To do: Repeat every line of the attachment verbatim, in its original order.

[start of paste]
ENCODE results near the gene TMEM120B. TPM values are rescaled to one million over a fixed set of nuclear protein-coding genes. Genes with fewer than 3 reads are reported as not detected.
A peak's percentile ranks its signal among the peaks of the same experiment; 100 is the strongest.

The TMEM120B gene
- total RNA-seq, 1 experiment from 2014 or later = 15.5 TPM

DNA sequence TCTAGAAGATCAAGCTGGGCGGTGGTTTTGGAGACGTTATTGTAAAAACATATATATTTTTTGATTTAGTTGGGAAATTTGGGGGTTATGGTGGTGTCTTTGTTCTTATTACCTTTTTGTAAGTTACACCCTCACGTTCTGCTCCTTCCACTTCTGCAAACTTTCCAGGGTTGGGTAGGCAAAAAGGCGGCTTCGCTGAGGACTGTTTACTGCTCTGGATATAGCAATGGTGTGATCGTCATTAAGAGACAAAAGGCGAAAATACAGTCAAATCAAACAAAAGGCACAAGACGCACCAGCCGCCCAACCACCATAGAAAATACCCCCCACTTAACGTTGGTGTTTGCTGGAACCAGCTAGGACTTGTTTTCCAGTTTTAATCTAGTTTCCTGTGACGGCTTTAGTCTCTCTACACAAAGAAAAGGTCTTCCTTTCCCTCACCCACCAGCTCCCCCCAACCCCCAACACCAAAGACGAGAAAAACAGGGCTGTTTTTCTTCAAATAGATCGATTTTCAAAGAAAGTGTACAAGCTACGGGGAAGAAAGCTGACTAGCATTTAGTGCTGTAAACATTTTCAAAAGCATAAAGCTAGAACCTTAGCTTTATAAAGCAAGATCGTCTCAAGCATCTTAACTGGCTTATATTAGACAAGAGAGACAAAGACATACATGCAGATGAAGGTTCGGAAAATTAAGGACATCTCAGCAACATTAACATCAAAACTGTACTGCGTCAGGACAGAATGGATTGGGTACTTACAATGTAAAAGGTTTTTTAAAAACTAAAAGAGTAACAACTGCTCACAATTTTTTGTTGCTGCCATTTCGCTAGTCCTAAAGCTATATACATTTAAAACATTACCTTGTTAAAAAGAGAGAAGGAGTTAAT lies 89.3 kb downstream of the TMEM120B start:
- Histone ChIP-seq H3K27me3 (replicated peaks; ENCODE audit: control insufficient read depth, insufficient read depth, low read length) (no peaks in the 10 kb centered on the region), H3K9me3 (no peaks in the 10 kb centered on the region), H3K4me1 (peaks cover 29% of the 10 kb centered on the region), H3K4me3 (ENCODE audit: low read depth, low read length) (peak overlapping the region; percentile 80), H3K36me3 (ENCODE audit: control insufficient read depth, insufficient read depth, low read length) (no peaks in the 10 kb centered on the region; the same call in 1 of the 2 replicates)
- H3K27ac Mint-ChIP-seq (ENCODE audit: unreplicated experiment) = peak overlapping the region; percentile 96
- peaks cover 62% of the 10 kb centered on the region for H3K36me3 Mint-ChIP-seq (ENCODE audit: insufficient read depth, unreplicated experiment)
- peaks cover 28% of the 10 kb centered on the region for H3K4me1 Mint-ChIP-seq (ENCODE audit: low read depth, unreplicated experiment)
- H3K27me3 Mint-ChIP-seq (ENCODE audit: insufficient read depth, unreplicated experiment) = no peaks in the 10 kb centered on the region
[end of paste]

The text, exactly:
ENCODE results near the gene TMEM120B. TPM values are rescaled to one million over a fixed set of nuclear protein-coding genes. Genes with fewer than 3 reads are reported as not detected.
A peak's percentile ranks its signal among the peaks of the same experiment; 100 is the strongest.

The TMEM120B gene
- total RNA-seq, 1 experiment from 2014 or later = 15.5 TPM

DNA sequence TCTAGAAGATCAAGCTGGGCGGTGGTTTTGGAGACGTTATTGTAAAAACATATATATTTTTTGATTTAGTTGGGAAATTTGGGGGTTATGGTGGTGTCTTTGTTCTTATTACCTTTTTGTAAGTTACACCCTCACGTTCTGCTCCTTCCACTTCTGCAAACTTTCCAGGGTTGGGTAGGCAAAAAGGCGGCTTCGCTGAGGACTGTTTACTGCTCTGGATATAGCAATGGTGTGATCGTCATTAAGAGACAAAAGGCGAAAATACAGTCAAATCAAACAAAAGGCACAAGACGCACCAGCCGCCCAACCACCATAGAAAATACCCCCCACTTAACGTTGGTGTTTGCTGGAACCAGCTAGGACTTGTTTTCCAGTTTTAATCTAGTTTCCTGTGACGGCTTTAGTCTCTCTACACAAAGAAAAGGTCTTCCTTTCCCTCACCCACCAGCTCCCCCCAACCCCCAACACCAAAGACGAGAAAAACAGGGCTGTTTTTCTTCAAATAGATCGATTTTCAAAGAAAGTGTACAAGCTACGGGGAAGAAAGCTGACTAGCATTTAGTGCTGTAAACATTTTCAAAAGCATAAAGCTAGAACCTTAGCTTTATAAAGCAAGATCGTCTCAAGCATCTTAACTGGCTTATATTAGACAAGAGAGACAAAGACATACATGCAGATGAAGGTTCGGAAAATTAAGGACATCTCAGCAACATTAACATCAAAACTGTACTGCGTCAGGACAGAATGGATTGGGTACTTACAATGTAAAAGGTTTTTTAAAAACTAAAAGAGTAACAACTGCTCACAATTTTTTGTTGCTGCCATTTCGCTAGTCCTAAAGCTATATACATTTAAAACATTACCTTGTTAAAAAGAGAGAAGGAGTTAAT lies 89.3 kb downstream of the TMEM120B start:
- Histone ChIP-seq H3K27me3 (replicated peaks; ENCODE audit: control insufficient read depth, insufficient read depth, low read length) (no peaks in the 10 kb centered on the region), H3K9me3 (no peaks in the 10 kb centered on the region), H3K4me1 (peaks cover 29% of the 10 kb centered on the region), H3K4me3 (ENCODE audit: low read depth, low read length) (peak overlapping the region; percentile 80), H3K36me3 (ENCODE audit: control insufficient read depth, insufficient read depth, low read length) (no peaks in the 10 kb centered on the region; the same call in 1 of the 2 replicates)
- H3K27ac Mint-ChIP-seq (ENCODE audit: unreplicated experiment) = peak overlapping the region; percentile 96
- peaks cover 62% of the 10 kb centered on the region for H3K36me3 Mint-ChIP-seq (ENCODE audit: insufficient read depth, unreplicated experiment)
- peaks cover 28% of the 10 kb centered on the region for H3K4me1 Mint-ChIP-seq (ENCODE audit: low read depth, unreplicated experiment)
- H3K27me3 Mint-ChIP-seq (ENCODE audit: insufficient read depth, unreplicated experiment) = no peaks in the 10 kb centered on the region